Paul seems to allude to the “rib creation” when he tells the Ephesian church, “husbands should love their wives as their own bodies. He who loves his wife loves himself,” (Eph 5:28). Because a married man and woman are, quite literally, “made off the same stuff,” they ought to love each other as much as they love themselves.

Q6: What is suggested by the fact that God made Eve, then “brought her to the man?”

It suggests “paradise” is now complete and final. God is the “builder” who’s presenting Adam his only human companion and partner. Adam’s response tells us he’s delighted with God’s creation, and that she is indeed a perfect partner for him in life.

Sex isn’t even mentioned here; God’s inspired focus is a mutual partnership and companionship between man and woman so, together, they can accomplish His creation mandate (Gen 1:26-28).2 Sexual relations are, at best, a subset of the general umbrella of “companionship.”

Therefore a man shall leave his father and his mother and hold fast to his wife, and they shall become one flesh. And the man and his wife were both naked and were not ashamed (Genesis 2:24-25).

Q7: Why does a man leave his father and his mother?

Men and women leave their parents for the kind of covenant companionship God designed them to have with each other.

Q8: Now that a man has left home, and entered into this covenant with his wife, what does this imply about their mutual responsibilities?

It means their primary covenant love and loyalty has been transferred from their parents to their new spouses. Of course, men and women must each honor their fathers and mothers. But, the focus has now shifted. The child has gone out on his own, and is starting his own family with his own covenant partner.

Principles and Implications

There are a few overarching principles from the passage:

  1. Marriage is a covenant of companionship. It was designed by God to defeat loneliness and allow a man and woman, as a complementary team, to achieve what God intended for them. It’s a covenant of companionship.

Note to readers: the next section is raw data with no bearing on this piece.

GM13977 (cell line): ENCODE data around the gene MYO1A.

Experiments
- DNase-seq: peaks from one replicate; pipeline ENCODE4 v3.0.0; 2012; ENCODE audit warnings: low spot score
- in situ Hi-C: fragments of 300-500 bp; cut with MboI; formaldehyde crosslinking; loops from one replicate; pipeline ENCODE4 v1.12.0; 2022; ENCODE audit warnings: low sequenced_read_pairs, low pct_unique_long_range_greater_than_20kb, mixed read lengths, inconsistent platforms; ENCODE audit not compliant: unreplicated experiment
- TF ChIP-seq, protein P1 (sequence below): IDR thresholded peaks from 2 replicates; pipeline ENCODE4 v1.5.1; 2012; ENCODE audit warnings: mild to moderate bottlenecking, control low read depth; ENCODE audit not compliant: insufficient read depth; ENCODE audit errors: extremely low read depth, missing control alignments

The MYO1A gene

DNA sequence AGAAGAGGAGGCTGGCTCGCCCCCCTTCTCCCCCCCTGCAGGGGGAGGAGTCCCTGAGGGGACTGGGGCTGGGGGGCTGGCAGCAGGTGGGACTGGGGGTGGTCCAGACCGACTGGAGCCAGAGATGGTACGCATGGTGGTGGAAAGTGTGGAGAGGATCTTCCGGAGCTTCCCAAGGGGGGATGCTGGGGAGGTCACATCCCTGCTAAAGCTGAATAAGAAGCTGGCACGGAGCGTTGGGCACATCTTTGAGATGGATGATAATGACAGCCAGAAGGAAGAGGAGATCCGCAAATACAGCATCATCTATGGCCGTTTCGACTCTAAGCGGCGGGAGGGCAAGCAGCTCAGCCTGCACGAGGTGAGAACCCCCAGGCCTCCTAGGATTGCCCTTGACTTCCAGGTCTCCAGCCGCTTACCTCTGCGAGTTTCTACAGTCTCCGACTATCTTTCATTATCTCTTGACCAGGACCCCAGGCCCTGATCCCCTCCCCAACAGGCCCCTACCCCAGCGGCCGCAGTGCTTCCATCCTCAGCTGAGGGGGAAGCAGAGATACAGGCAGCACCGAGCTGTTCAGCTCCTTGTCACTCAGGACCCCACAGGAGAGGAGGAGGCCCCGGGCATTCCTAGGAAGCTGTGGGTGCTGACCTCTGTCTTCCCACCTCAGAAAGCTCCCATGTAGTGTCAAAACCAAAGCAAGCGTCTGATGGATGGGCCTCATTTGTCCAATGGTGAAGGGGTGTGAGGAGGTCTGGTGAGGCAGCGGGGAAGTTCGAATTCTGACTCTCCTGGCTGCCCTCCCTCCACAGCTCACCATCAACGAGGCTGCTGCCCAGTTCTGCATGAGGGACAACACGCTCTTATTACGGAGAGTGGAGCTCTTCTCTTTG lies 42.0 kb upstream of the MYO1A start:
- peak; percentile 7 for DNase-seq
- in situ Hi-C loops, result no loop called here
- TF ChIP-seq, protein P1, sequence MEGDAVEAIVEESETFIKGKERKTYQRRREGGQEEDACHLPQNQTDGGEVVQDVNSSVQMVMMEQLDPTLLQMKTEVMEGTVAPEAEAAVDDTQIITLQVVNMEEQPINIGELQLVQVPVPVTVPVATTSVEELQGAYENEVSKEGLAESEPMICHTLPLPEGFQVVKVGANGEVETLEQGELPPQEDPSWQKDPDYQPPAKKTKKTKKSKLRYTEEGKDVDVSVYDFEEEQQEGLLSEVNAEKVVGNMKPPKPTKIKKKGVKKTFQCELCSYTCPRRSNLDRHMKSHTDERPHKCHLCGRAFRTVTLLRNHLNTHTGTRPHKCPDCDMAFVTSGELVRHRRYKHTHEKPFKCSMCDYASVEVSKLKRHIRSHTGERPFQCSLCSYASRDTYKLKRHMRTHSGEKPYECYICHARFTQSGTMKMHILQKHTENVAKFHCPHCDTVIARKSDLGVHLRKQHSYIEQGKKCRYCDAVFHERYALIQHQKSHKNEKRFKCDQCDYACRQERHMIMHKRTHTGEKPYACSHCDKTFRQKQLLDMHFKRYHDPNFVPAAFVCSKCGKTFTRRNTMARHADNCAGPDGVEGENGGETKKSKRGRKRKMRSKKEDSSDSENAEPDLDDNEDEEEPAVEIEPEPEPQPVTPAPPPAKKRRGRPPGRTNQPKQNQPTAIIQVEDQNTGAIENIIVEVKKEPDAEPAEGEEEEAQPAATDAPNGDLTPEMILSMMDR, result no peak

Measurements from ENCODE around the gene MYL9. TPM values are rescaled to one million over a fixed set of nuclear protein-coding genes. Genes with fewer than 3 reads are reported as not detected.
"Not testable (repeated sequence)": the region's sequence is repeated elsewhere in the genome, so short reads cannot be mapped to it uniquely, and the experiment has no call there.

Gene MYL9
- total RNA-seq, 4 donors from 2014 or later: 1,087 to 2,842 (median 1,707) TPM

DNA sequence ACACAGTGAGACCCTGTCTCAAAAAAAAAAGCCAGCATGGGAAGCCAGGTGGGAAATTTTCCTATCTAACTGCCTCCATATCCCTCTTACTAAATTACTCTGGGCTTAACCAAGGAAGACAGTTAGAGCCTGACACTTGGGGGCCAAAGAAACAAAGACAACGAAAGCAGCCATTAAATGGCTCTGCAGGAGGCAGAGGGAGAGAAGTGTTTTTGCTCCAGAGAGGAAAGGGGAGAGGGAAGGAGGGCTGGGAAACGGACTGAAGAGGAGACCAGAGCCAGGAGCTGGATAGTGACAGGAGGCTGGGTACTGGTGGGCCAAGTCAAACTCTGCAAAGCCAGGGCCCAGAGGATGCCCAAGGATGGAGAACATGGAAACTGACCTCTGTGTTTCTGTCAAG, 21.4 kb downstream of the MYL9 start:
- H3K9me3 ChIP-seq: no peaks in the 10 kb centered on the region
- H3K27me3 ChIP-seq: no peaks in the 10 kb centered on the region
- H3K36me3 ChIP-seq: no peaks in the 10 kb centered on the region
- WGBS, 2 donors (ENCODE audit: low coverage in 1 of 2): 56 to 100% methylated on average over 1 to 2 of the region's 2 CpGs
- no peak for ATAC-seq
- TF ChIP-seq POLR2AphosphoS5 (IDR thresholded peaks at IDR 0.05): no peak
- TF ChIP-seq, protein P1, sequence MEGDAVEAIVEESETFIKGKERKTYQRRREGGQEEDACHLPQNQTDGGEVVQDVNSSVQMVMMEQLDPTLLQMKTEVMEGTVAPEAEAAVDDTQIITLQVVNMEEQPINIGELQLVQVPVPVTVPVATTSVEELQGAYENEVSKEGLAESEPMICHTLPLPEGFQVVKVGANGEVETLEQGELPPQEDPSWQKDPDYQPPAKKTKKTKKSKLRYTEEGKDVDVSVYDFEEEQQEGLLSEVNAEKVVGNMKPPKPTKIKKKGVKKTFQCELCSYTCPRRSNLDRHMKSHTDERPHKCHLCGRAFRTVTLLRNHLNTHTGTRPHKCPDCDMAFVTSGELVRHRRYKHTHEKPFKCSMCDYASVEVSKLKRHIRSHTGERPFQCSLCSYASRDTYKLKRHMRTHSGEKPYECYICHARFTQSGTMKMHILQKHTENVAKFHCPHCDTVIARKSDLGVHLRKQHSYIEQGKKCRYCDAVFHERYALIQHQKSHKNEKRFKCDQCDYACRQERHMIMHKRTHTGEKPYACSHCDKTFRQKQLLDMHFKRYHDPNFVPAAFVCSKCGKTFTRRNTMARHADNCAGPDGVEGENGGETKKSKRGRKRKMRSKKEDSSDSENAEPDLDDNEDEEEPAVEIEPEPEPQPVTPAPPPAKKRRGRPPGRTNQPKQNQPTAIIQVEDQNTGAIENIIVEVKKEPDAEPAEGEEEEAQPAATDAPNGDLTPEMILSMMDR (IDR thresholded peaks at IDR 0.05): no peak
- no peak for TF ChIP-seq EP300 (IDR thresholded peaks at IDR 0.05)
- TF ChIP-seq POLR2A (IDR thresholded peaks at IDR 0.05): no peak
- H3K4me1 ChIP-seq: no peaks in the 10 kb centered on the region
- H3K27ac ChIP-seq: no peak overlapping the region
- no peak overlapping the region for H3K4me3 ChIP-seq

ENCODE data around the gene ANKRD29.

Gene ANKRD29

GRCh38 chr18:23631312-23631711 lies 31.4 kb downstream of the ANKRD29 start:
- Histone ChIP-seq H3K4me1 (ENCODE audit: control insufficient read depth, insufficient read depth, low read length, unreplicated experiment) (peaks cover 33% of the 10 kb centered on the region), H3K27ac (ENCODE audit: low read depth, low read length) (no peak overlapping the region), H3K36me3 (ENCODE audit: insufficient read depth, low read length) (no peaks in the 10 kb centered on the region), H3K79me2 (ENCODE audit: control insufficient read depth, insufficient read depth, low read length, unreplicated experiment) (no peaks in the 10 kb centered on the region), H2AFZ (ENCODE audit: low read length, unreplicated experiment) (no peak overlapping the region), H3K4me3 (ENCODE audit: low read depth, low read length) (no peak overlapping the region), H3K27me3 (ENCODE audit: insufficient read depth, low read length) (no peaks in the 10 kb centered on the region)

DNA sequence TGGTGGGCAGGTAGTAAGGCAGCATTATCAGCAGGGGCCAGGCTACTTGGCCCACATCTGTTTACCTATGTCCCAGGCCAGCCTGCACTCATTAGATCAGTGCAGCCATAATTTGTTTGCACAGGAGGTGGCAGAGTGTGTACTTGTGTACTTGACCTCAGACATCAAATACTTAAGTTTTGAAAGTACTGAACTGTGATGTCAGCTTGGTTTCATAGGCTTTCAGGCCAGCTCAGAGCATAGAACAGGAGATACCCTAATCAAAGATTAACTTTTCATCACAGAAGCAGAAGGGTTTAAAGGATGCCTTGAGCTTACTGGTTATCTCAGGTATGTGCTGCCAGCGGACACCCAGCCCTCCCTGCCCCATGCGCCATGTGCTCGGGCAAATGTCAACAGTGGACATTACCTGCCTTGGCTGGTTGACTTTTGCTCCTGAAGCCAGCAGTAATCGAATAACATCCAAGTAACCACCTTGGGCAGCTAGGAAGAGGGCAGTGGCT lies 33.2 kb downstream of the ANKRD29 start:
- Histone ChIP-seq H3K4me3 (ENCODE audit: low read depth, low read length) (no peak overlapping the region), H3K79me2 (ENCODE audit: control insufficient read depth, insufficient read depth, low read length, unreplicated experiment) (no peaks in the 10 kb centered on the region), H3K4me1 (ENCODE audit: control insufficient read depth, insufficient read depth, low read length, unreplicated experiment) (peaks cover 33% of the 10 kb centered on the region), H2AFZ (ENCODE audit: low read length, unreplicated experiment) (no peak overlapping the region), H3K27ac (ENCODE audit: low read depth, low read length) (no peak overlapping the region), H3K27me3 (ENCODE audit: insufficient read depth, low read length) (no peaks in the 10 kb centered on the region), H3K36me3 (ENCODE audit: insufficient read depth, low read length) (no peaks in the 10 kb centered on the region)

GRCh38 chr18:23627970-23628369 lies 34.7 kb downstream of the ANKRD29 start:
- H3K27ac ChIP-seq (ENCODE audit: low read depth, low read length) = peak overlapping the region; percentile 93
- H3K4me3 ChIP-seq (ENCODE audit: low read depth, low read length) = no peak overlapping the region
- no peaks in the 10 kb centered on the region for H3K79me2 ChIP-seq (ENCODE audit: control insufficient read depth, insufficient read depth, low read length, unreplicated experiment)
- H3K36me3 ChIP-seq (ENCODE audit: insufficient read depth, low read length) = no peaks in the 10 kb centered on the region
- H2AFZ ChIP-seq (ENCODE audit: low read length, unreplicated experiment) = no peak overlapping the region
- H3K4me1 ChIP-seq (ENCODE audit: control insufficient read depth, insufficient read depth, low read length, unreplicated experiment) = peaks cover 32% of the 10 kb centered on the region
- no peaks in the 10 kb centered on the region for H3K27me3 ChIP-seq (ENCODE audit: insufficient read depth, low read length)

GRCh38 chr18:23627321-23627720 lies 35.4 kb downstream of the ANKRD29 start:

2. If marriage is a covenant of companionship, this means both spouses have a divine commitment to fulfill their end of that covenant.

Here are some implications:

  1. Each spouse has an obligation to meet the other’s need for companionship. Marriage is not about “getting;” it’s a covenant for each spouse to give to the other. Love itself is a decision. As one popular song observed, “it’s more than a feeling …”
  2. This means each spouse has a duty to selflessly consider what’s necessary to fulfill the other’s need for companionship. A married person should consider, “in general terms, in what areas does my spouse need companionship from me?”
  3. Once spouses have a general idea of what needs to be done, each spouse has a duty to seriously strategize about how to fulfill the other’s need for this companionship. Each spouse should consider, “What, specifically, can I do to fulfill my spouse’s need for companionship?”  

Marriage is a sacred responsibility. It’s a covenant in which two sinners agree to provide companionship for one another, until they die. It’s made before God, and He takes it seriously. 


1 This article is heavily influenced by Jay Adams, Solving Marriage Problems: Biblical Solutions for Christian Counselors (Grand Rapids: Zondervan, 1983) and K. A. Mathews, Genesis 1-11:26, vol. 1a, New American Commentary (Nashville: Broadman & Holman Publishers, 1996).